Dental Crowns

A crown is a dental treatment that protects or improves the appearance of a damaged or weakened tooth. Also known as a cap, the tooth-shaped crown fits over an existing tooth or partial tooth.

Why Are Crowns Installed?

Crowns are a common treatment, and they serve several purposes. In a nutshell, crowns work to protect teeth, replace missing teeth, and enhance the patient’s smile.

1) To Protect Broken Teeth

For one thing, a crown protects a damaged tooth. For example, dentists use crowns to repair broken teeth or teeth that have been weakened by a deep cavity or root canal procedure.  A crown can strengthen a tooth so that it can safely bear the pressure of biting and chewing.

2) To Replace Missing Teeth

Crowns are also used in conjunction with dental implants and bridges to replace missing teeth. A dental implant is a stem made of a titanium alloy that is inserted through the gum into the bone. Once the implant fuses with the bone, a crown is placed on top. Similarly, crowns anchor bridges. Dentists place a crown on either side of a missing tooth to hold an artificial tooth in place.

3) To Improve The Appearance Of Damaged Teeth

Finally, dentists install crowns for cosmetic purposes. A crown can cover and conceal a tooth that is stained, discolored, chipped, or misshapen. Compared with other cosmetic treatments like bonding and veneers, crowns last longer and provide more protection for teeth that have begun to decay.

What Are Crowns Made Of?

Crowns are available in several materials, including porcelain, metal, porcelain fused with metal, and resin. The choice of material depends on the location of the crown, the cost of the crown, and the aesthetic result the patient wants to achieve.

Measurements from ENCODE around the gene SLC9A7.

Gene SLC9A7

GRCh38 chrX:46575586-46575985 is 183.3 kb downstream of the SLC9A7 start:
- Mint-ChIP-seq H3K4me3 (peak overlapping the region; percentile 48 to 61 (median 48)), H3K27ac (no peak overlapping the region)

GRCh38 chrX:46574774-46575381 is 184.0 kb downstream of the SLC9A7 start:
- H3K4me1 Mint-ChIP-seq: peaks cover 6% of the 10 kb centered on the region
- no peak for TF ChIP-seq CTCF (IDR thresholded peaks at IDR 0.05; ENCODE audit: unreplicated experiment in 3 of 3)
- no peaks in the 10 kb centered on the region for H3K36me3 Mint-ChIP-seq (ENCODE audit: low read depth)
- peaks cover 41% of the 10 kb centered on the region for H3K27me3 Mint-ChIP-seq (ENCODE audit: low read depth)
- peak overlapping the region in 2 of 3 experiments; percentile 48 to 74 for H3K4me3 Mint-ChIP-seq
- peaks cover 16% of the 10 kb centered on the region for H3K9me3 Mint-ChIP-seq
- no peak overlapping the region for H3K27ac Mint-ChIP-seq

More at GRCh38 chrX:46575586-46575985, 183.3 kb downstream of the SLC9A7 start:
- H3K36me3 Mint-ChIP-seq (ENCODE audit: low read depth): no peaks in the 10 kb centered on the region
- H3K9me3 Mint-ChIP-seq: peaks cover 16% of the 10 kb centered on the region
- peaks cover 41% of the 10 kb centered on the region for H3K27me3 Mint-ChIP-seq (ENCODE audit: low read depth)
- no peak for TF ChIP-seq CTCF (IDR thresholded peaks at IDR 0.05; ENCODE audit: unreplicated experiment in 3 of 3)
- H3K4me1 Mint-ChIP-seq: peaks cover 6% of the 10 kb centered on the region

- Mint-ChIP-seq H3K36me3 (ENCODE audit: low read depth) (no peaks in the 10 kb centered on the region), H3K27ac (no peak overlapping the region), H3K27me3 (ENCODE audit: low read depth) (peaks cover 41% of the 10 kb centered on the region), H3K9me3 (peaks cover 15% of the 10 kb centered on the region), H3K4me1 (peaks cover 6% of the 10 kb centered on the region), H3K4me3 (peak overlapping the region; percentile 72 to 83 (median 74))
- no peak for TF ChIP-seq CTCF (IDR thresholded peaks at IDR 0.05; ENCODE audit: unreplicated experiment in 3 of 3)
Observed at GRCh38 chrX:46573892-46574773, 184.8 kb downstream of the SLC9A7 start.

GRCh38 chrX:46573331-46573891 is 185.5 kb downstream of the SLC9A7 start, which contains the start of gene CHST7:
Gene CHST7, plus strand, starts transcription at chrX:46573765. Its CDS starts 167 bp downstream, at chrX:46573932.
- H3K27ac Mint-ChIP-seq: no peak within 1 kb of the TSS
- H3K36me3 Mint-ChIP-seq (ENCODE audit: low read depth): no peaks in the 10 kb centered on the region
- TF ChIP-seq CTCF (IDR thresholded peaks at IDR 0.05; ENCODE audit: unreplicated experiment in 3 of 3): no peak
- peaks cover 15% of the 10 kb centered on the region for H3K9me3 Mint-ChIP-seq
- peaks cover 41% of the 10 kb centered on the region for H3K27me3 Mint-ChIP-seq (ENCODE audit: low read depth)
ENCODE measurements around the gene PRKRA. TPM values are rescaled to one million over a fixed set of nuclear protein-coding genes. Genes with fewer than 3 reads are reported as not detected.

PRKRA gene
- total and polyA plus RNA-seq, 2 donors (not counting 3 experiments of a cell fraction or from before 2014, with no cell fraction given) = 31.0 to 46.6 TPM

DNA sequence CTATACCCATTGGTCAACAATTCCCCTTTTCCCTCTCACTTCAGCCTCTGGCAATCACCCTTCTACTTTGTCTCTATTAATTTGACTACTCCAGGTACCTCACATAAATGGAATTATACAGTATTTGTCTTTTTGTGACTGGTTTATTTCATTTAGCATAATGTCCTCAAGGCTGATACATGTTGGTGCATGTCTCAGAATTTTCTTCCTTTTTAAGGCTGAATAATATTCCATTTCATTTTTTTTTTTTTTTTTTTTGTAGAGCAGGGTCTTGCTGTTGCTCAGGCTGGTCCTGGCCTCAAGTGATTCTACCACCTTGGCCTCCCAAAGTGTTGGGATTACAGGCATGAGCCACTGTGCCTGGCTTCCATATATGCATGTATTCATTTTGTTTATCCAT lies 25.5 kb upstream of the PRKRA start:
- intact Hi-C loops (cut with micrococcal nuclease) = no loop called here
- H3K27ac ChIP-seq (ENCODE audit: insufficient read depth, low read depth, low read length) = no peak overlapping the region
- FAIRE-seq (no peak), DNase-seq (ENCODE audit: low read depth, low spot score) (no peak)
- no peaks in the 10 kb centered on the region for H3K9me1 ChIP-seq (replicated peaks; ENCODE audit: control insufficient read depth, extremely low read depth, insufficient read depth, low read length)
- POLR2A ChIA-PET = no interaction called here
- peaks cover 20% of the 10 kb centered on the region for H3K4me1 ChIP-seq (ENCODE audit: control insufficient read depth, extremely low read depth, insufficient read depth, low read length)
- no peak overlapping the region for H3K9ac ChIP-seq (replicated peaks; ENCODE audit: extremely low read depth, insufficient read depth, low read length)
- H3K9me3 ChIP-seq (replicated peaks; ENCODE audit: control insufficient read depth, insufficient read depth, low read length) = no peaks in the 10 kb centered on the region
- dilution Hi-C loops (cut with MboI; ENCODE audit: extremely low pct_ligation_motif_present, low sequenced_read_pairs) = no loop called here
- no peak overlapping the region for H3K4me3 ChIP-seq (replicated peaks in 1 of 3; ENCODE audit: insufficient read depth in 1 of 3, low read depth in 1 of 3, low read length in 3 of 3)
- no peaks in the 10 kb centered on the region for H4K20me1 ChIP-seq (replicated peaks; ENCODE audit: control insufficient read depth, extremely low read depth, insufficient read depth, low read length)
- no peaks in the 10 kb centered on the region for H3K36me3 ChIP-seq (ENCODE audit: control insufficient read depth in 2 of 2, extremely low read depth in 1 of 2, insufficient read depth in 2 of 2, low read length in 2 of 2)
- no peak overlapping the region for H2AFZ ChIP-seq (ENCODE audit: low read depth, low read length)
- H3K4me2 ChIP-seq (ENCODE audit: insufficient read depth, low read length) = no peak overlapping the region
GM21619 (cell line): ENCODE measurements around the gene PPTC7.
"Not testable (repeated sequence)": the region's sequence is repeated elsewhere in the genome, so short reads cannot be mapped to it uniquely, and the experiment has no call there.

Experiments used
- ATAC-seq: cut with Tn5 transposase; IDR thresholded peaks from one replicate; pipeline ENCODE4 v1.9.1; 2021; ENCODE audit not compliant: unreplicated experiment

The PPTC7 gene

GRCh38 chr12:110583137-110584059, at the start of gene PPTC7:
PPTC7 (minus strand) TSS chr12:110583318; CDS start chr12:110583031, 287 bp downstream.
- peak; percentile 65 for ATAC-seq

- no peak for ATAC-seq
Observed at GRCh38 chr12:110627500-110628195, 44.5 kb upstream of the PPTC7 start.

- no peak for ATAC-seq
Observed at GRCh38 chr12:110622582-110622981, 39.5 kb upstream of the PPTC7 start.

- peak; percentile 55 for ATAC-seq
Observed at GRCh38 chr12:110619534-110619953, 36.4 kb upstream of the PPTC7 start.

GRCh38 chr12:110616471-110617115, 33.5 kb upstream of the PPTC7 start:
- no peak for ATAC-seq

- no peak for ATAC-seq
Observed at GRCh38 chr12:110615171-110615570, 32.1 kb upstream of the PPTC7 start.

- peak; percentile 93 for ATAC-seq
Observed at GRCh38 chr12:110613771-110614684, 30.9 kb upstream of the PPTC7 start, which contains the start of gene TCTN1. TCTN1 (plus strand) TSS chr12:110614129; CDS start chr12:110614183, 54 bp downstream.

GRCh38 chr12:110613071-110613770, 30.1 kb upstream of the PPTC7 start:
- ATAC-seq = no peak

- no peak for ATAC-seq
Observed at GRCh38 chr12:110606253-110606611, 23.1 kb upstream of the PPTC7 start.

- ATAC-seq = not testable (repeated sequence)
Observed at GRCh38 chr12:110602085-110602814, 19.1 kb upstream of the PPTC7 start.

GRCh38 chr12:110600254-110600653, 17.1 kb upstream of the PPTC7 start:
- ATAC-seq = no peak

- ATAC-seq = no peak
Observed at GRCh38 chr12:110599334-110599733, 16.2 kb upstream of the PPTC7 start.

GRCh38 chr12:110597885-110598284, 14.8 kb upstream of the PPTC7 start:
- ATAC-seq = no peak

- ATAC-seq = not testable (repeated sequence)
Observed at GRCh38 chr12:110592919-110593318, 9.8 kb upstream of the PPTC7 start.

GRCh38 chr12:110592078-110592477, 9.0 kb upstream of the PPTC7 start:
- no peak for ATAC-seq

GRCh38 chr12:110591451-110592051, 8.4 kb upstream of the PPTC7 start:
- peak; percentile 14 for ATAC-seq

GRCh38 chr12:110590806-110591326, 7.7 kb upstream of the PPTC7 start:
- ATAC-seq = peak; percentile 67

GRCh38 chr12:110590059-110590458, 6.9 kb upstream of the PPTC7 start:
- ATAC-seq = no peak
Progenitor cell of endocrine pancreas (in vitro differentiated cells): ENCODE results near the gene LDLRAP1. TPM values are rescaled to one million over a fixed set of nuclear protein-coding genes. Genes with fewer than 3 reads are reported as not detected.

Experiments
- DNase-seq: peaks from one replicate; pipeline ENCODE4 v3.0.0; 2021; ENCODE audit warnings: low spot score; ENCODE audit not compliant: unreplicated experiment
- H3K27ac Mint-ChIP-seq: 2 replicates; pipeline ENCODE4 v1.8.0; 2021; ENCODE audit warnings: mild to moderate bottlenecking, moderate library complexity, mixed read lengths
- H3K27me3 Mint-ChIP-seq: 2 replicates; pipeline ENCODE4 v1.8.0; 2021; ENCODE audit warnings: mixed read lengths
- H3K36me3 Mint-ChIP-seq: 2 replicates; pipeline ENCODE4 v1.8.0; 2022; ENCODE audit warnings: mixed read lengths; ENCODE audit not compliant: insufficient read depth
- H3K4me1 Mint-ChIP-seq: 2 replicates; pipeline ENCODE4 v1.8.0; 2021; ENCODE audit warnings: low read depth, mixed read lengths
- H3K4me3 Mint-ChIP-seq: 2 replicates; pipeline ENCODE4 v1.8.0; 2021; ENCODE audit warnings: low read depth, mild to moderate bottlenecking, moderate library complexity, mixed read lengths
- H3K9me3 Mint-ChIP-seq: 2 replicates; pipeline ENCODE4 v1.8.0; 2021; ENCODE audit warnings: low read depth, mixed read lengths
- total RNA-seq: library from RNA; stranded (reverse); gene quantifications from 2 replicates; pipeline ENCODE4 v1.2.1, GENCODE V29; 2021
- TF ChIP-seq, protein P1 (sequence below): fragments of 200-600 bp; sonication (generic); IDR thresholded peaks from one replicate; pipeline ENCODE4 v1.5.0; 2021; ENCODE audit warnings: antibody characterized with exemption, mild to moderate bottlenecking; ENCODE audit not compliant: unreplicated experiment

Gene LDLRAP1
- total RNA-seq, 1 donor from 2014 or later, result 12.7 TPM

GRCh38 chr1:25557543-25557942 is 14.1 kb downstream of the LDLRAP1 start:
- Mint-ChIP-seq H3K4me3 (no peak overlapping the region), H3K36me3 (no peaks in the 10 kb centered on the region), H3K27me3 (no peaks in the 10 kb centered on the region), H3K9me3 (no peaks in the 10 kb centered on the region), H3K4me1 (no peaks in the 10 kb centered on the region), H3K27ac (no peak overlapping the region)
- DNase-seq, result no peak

Porcelain is a type of ceramic made of heated clay. Compared with other types of ceramic, porcelain is stronger, more consistent in color, and has a higher heat tolerance. Porcelain crowns look like natural teeth, and it’s easy to match them to the patient’s tooth color. All-porcelain crowns cost more than other types, but they offer the best appearance.


Metal crowns are usually made of an alloy containing gold or platinum. These crowns work well for molars because they aren’t visible, and they don’t need to match the color of other teeth. Furthermore, they can withstand the pressure of biting and chewing. Metal crowns are the strongest and longest-lasting option.

Porcelain Fused With Metal

Porcelain-fused-with-metal (PFM) crowns offer the advantages of both porcelain and metal. Like all-porcelain crowns, they mimic the look of natural teeth, but they cost less. Like metal crowns, they form durable bonds to natural teeth. However, PFM crowns also have some disadvantages. For one thing, the color of the underlying metal may be visible at the gum line. Also, porcelain crowns can damage adjoining teeth if they’re in the back of the mouth.


Resin is a composite material made of silicon dioxide and tooth-colored plastic. Resin crowns look natural, and they cost less than porcelain. However, they do not last very long. Dentists may use resin crowns as temporary crowns.

How Is A Crown Installed?

Installing a crown involves several steps, and it may take one or two visits. The dentist will need to examine the tooth, prepare it for the crown, make an impression, make the permanent crown, and glue it on.

Step #1: Examine The Tooth